Copyright 2021 © The Bartlett School of Architecture, UCL
The project aims to speculate on the future of skyscrapers with demographic changes and global warming leading to the increased frequency of diseases, urban heat islands, biodiversity loss, and poor air quality. With urbanisation, the areas covered with vegetation are lost to concrete jungles which do not contribute to the surrounding environment, leading to a lack of biodiversity and more frequent heat islands. Sparse, homogeneous trees surround the built environment. The idea is to design a vertical ecology so that the skyscrapers will interact with the environment. Biodiversity is promoted through design, materials, and biological living skins. The building itself can purify the local air and promote an enriched biodiverse environment through a symbiotic relationship. This reflects the impact of construction on air quality and the local biodiversity. The biodiversity-inducing building elements comprise various flora and fauna. The plants absorb pollutants through their leaves and roots. At the same time, the choice of insect-pollinated flora increases the biodiversity and environmental quality. The building material is tested to promote the growth of flora. This is achieved through the digital environmental analysis process, incorporating results in computational design and increasing the role of the built environment in the quality of urban areas.
The project re-imagines and speculates the future of the built environment with the vision of a new form of dynamic architecture that responds to the environmental conditions.
The increased frequency of airborne diseases and pandemics has made obvious the severity of the impact that air quality and carbon footprint has on the built environment.
The project focuses on air quality data with vertical pollutant variation. The design responds to environmental requirements with data incorporated into the computation. Bio-informed design contributes to the purification of air.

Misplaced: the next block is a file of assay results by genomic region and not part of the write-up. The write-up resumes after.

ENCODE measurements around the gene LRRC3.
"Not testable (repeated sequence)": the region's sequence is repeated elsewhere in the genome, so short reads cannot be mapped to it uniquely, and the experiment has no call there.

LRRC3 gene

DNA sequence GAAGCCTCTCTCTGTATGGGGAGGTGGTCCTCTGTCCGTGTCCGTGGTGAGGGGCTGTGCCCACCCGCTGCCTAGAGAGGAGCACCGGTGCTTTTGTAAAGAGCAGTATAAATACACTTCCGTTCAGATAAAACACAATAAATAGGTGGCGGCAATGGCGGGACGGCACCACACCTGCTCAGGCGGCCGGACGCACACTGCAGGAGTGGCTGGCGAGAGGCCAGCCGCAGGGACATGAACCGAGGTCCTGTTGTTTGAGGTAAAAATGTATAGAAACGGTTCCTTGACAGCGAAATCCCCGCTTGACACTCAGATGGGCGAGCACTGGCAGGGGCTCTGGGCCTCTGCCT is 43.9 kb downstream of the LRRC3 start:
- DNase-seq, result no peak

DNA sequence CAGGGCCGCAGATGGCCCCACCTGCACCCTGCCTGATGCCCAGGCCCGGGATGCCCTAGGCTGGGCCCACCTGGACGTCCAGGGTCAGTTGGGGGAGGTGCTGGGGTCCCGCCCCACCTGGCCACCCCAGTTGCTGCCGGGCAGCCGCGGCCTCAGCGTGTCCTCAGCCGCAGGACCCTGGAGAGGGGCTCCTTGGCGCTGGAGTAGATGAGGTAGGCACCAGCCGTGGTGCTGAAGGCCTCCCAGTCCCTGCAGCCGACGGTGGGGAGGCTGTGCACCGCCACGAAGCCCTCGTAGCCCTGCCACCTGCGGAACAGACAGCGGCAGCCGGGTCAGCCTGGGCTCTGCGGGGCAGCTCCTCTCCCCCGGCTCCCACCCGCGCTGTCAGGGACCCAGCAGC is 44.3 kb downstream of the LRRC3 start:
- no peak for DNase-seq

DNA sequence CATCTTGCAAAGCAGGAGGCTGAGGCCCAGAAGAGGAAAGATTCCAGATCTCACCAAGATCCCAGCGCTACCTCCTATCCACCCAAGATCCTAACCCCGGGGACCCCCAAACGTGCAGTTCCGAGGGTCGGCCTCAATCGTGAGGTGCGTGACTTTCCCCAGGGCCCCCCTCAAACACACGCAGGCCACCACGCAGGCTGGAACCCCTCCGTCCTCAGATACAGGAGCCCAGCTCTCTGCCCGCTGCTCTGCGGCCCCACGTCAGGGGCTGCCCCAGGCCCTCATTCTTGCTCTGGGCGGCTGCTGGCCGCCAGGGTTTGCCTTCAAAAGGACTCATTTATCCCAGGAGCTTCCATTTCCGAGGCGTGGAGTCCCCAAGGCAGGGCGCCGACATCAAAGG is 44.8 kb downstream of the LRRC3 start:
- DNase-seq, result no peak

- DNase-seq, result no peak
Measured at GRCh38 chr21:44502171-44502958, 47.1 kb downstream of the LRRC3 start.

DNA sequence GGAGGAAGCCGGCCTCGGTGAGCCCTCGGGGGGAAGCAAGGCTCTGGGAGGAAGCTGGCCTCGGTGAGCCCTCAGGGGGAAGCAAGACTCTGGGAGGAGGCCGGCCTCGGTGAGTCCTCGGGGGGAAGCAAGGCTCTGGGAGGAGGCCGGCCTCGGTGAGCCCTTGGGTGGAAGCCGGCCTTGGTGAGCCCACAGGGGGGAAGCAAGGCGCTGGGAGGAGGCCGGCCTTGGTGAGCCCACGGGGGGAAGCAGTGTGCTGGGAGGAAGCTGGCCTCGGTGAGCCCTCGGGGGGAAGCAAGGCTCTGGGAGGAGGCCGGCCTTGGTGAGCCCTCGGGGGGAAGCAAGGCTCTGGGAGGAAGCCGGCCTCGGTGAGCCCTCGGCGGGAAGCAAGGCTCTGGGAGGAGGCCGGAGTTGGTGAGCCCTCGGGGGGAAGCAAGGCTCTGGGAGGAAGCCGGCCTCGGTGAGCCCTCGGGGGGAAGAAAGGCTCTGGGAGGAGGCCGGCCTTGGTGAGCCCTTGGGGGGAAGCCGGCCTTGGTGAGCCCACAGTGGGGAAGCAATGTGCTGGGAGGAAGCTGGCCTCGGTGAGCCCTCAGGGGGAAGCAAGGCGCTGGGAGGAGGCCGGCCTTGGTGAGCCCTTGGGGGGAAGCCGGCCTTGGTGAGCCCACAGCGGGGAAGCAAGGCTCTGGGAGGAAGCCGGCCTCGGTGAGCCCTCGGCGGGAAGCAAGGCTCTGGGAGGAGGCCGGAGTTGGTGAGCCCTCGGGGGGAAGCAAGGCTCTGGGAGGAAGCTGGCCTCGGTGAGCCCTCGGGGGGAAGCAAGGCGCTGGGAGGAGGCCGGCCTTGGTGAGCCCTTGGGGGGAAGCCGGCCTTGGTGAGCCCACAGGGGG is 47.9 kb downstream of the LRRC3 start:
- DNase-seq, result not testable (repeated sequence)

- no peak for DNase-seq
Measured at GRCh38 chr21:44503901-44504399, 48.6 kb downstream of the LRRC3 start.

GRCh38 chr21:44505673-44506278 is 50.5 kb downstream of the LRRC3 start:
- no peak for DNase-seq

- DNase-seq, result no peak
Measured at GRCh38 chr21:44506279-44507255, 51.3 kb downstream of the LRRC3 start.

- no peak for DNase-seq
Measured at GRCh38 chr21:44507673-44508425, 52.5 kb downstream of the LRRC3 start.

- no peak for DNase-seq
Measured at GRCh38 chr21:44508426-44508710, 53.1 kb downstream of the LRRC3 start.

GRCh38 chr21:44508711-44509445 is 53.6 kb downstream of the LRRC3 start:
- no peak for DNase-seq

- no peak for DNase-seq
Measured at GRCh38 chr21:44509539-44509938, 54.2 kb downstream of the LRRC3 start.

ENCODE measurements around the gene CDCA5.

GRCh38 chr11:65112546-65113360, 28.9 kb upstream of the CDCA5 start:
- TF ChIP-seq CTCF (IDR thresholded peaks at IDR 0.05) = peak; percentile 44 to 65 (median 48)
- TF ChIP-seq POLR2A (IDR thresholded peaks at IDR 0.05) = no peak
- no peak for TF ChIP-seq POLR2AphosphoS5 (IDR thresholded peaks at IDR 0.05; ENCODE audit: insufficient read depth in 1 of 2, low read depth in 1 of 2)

The reports show the most vulnerable are developing countries, primarily Asian countries, with a lack of resources to tackle the growing issue. These regions share a similar climate, carbon footprint, and air pollutant contribution.
The study relies on environmental simulations and analysis methods to reduce the dependence of the built environment of mechanical solutions by using passive temperature, humidity, heat gain, and light.
The project uses real data for environmental analysis with computational outputs and furthers using the sensor-based system to have active and dynamic solutions through interactive interfaces.
Through the preliminary field investigation, it was found that moss is the most widely growing organism in the urban high-rise environment.
The prediction and simulation were carried out based on the data of CFD environmental analysis, and the ideal value of carbon sequestration capacity in the skyscraper ‘was calculated.
Printing tests were carried out on different porous panel prototypes to screen out the prototype with the best printing results without supporting structure.
Exploring the printability of activated charcoal-clay mixed materials at different mixing ratios on the most basic box shape.
The optimal porous panel was printed using activated charcoal-clay materials mixed in different proportions, resulting in a maximum ratio of activated charcoal to clay of 1:1.2.
The systems consist of two types of cellular automata cells: active and inactive cells deployed into two different heat load surfaces. An active cell is deployed on the high heat load, while inactive cells are on the lower heat load.
Cellular automata create a spatial characteristic and define the usable space based on the heat load of CFD while also improves the thermal performance of the building.
High heat load surface becomes a place for green wall and public space, while the colder area becomes the usable space for main office area.
The organic-looking façade and opening of the building is the result of cellular automata influenced by the CFD data. The algorithm defines the opening and usable space throughout the building.